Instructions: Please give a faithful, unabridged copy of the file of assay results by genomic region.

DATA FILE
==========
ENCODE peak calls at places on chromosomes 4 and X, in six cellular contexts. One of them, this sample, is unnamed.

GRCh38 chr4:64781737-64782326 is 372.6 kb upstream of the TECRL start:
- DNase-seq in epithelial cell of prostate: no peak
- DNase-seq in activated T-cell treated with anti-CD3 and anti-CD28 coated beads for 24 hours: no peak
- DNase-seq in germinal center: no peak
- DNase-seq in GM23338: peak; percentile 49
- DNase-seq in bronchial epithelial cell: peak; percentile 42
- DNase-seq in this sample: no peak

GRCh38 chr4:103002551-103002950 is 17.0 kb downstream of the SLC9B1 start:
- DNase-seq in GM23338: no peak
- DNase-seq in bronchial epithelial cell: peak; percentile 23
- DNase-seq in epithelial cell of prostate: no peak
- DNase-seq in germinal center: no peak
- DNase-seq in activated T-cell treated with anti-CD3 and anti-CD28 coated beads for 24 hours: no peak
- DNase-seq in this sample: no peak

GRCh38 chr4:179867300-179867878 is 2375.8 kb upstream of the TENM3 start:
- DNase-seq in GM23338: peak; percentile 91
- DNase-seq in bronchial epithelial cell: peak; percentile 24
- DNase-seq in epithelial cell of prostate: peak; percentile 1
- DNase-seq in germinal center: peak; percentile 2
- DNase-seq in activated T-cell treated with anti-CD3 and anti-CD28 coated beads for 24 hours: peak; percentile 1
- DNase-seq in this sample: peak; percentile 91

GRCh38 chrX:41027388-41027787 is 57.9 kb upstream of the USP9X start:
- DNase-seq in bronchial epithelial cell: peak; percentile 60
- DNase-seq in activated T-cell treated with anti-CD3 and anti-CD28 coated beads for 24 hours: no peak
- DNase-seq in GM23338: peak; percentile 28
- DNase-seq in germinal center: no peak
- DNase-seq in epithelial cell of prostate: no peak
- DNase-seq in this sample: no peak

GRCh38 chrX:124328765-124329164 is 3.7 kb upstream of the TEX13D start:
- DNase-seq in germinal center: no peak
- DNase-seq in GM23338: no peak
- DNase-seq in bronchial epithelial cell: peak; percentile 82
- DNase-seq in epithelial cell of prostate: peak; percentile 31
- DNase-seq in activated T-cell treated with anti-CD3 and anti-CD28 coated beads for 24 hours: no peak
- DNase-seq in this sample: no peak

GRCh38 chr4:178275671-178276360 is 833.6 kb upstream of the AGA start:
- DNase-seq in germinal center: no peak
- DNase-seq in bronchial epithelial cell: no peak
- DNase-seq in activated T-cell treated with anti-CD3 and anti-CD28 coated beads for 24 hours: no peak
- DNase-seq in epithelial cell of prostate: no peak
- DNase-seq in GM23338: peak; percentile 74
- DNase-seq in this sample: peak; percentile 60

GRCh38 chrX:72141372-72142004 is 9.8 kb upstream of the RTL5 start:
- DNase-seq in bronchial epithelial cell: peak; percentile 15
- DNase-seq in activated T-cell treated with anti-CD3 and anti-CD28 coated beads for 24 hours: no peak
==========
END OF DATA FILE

ENCODE peak calls at places on chromosomes 4 and X, in six cellular contexts. One of them, this sample, is unnamed.

GRCh38 chr4:64781737-64782326 is 372.6 kb upstream of the TECRL start:
- DNase-seq in epithelial cell of prostate: no peak
- DNase-seq in activated T-cell treated with anti-CD3 and anti-CD28 coated beads for 24 hours: no peak
- DNase-seq in germinal center: no peak
- DNase-seq in GM23338: peak; percentile 49
- DNase-seq in bronchial epithelial cell: peak; percentile 42
- DNase-seq in this sample: no peak

GRCh38 chr4:103002551-103002950 is 17.0 kb downstream of the SLC9B1 start:
- DNase-seq in GM23338: no peak
- DNase-seq in bronchial epithelial cell: peak; percentile 23
- DNase-seq in epithelial cell of prostate: no peak
- DNase-seq in germinal center: no peak
- DNase-seq in activated T-cell treated with anti-CD3 and anti-CD28 coated beads for 24 hours: no peak
- DNase-seq in this sample: no peak

GRCh38 chr4:179867300-179867878 is 2375.8 kb upstream of the TENM3 start:
- DNase-seq in GM23338: peak; percentile 91
- DNase-seq in bronchial epithelial cell: peak; percentile 24
- DNase-seq in epithelial cell of prostate: peak; percentile 1
- DNase-seq in germinal center: peak; percentile 2
- DNase-seq in activated T-cell treated with anti-CD3 and anti-CD28 coated beads for 24 hours: peak; percentile 1
- DNase-seq in this sample: peak; percentile 91

GRCh38 chrX:41027388-41027787 is 57.9 kb upstream of the USP9X start:
- DNase-seq in bronchial epithelial cell: peak; percentile 60
- DNase-seq in activated T-cell treated with anti-CD3 and anti-CD28 coated beads for 24 hours: no peak
- DNase-seq in GM23338: peak; percentile 28
- DNase-seq in germinal center: no peak
- DNase-seq in epithelial cell of prostate: no peak
- DNase-seq in this sample: no peak

GRCh38 chrX:124328765-124329164 is 3.7 kb upstream of the TEX13D start:
- DNase-seq in germinal center: no peak
- DNase-seq in GM23338: no peak
- DNase-seq in bronchial epithelial cell: peak; percentile 82
- DNase-seq in epithelial cell of prostate: peak; percentile 31
- DNase-seq in activated T-cell treated with anti-CD3 and anti-CD28 coated beads for 24 hours: no peak
- DNase-seq in this sample: no peak

GRCh38 chr4:178275671-178276360 is 833.6 kb upstream of the AGA start:
- DNase-seq in germinal center: no peak
- DNase-seq in bronchial epithelial cell: no peak
- DNase-seq in activated T-cell treated with anti-CD3 and anti-CD28 coated beads for 24 hours: no peak
- DNase-seq in epithelial cell of prostate: no peak
- DNase-seq in GM23338: peak; percentile 74
- DNase-seq in this sample: peak; percentile 60

GRCh38 chrX:72141372-72142004 is 9.8 kb upstream of the RTL5 start:
- DNase-seq in bronchial epithelial cell: peak; percentile 15
- DNase-seq in activated T-cell treated with anti-CD3 and anti-CD28 coated beads for 24 hours: no peak